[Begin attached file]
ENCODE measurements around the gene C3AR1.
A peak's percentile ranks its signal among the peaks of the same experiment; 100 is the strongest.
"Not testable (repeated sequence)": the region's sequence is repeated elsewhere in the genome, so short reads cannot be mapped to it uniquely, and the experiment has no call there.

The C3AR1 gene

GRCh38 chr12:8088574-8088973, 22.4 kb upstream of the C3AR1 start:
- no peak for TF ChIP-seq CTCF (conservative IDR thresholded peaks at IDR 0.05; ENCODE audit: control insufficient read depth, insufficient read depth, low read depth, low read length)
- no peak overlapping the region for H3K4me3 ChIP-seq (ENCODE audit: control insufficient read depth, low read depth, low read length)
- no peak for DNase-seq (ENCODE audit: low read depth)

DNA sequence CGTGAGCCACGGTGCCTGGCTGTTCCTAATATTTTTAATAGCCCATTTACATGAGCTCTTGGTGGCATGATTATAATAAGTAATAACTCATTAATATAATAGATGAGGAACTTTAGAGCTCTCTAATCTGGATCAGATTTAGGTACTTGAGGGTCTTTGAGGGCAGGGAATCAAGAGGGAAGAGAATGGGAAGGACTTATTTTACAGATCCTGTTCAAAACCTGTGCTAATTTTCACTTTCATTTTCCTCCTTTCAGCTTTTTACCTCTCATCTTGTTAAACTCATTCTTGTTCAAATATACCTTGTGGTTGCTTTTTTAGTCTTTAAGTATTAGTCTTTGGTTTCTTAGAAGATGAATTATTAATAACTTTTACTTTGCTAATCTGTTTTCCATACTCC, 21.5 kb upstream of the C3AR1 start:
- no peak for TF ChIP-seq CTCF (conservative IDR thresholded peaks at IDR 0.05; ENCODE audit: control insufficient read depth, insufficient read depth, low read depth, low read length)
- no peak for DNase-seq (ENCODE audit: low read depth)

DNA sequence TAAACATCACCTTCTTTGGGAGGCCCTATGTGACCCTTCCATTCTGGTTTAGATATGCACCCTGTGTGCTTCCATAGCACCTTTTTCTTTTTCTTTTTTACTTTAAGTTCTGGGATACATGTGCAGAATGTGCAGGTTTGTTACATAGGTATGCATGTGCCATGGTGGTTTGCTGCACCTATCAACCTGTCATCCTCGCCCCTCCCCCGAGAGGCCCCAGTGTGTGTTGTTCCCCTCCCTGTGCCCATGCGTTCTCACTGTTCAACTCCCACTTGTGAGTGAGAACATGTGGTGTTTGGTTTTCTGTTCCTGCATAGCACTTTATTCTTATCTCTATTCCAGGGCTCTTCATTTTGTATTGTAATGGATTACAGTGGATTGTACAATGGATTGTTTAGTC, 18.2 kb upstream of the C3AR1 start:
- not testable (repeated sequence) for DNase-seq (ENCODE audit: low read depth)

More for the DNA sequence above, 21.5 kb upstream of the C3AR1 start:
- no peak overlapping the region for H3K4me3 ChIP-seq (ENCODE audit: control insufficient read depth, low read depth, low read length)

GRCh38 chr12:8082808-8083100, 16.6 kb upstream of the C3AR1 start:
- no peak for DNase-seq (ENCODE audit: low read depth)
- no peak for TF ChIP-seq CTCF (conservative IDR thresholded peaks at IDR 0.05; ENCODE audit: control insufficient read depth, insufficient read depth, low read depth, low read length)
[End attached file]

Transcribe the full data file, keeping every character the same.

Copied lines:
ENCODE measurements around the gene C3AR1.
A peak's percentile ranks its signal among the peaks of the same experiment; 100 is the strongest.
"Not testable (repeated sequence)": the region's sequence is repeated elsewhere in the genome, so short reads cannot be mapped to it uniquely, and the experiment has no call there.

The C3AR1 gene

GRCh38 chr12:8088574-8088973, 22.4 kb upstream of the C3AR1 start:
- no peak for TF ChIP-seq CTCF (conservative IDR thresholded peaks at IDR 0.05; ENCODE audit: control insufficient read depth, insufficient read depth, low read depth, low read length)
- no peak overlapping the region for H3K4me3 ChIP-seq (ENCODE audit: control insufficient read depth, low read depth, low read length)
- no peak for DNase-seq (ENCODE audit: low read depth)

DNA sequence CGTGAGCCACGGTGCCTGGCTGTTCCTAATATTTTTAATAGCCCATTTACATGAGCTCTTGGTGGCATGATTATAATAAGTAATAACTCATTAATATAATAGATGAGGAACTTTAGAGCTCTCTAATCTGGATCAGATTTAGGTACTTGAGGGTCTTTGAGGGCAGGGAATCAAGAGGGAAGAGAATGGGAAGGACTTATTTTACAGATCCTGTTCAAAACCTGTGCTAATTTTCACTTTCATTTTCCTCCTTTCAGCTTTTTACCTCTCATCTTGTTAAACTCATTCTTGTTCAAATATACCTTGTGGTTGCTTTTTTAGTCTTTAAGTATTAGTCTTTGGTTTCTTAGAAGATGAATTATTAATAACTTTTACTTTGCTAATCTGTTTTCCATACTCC, 21.5 kb upstream of the C3AR1 start:
- no peak for TF ChIP-seq CTCF (conservative IDR thresholded peaks at IDR 0.05; ENCODE audit: control insufficient read depth, insufficient read depth, low read depth, low read length)
- no peak for DNase-seq (ENCODE audit: low read depth)

DNA sequence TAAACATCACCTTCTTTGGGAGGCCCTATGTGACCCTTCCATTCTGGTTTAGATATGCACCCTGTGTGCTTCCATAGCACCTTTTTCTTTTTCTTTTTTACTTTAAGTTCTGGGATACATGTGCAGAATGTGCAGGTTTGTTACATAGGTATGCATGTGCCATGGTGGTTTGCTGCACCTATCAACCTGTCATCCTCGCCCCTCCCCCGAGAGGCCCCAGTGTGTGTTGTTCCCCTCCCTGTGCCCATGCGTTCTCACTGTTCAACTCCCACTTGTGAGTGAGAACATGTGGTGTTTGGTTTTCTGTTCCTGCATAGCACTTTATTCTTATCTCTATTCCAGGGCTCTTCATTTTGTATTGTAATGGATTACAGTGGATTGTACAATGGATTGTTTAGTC, 18.2 kb upstream of the C3AR1 start:
- not testable (repeated sequence) for DNase-seq (ENCODE audit: low read depth)

More for the DNA sequence above, 21.5 kb upstream of the C3AR1 start:
- no peak overlapping the region for H3K4me3 ChIP-seq (ENCODE audit: control insufficient read depth, low read depth, low read length)

GRCh38 chr12:8082808-8083100, 16.6 kb upstream of the C3AR1 start:
- no peak for DNase-seq (ENCODE audit: low read depth)
- no peak for TF ChIP-seq CTCF (conservative IDR thresholded peaks at IDR 0.05; ENCODE audit: control insufficient read depth, insufficient read depth, low read depth, low read length)